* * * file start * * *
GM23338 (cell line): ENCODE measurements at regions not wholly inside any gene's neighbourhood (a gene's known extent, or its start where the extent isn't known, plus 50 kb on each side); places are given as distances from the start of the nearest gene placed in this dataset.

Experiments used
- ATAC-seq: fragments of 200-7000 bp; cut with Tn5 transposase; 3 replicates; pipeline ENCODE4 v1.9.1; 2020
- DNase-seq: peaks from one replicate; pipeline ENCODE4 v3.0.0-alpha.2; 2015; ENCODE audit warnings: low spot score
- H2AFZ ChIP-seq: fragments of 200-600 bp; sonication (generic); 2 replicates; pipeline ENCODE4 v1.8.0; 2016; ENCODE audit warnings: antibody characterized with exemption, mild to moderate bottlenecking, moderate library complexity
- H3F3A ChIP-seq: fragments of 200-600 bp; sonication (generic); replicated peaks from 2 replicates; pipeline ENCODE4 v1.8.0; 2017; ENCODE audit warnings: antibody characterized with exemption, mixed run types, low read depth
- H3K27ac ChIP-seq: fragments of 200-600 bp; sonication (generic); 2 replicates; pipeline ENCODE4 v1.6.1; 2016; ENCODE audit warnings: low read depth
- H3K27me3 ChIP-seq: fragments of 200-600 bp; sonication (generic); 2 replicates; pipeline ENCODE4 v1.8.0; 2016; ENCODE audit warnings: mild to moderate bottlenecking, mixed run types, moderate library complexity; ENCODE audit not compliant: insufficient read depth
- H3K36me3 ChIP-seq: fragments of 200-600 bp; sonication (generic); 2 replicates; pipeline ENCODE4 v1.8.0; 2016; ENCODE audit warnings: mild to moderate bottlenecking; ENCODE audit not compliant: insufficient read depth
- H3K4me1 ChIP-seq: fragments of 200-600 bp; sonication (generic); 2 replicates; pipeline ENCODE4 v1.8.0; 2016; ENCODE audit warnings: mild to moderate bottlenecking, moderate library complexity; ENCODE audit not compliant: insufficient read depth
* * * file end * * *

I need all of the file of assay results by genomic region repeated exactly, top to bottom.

GM23338 (cell line): ENCODE measurements at regions not wholly inside any gene's neighbourhood (a gene's known extent, or its start where the extent isn't known, plus 50 kb on each side); places are given as distances from the start of the nearest gene placed in this dataset.

Experiments used
- ATAC-seq: fragments of 200-7000 bp; cut with Tn5 transposase; 3 replicates; pipeline ENCODE4 v1.9.1; 2020
- DNase-seq: peaks from one replicate; pipeline ENCODE4 v3.0.0-alpha.2; 2015; ENCODE audit warnings: low spot score
- H2AFZ ChIP-seq: fragments of 200-600 bp; sonication (generic); 2 replicates; pipeline ENCODE4 v1.8.0; 2016; ENCODE audit warnings: antibody characterized with exemption, mild to moderate bottlenecking, moderate library complexity
- H3F3A ChIP-seq: fragments of 200-600 bp; sonication (generic); replicated peaks from 2 replicates; pipeline ENCODE4 v1.8.0; 2017; ENCODE audit warnings: antibody characterized with exemption, mixed run types, low read depth
- H3K27ac ChIP-seq: fragments of 200-600 bp; sonication (generic); 2 replicates; pipeline ENCODE4 v1.6.1; 2016; ENCODE audit warnings: low read depth
- H3K27me3 ChIP-seq: fragments of 200-600 bp; sonication (generic); 2 replicates; pipeline ENCODE4 v1.8.0; 2016; ENCODE audit warnings: mild to moderate bottlenecking, mixed run types, moderate library complexity; ENCODE audit not compliant: insufficient read depth
- H3K36me3 ChIP-seq: fragments of 200-600 bp; sonication (generic); 2 replicates; pipeline ENCODE4 v1.8.0; 2016; ENCODE audit warnings: mild to moderate bottlenecking; ENCODE audit not compliant: insufficient read depth
- H3K4me1 ChIP-seq: fragments of 200-600 bp; sonication (generic); 2 replicates; pipeline ENCODE4 v1.8.0; 2016; ENCODE audit warnings: mild to moderate bottlenecking, moderate library complexity; ENCODE audit not compliant: insufficient read depth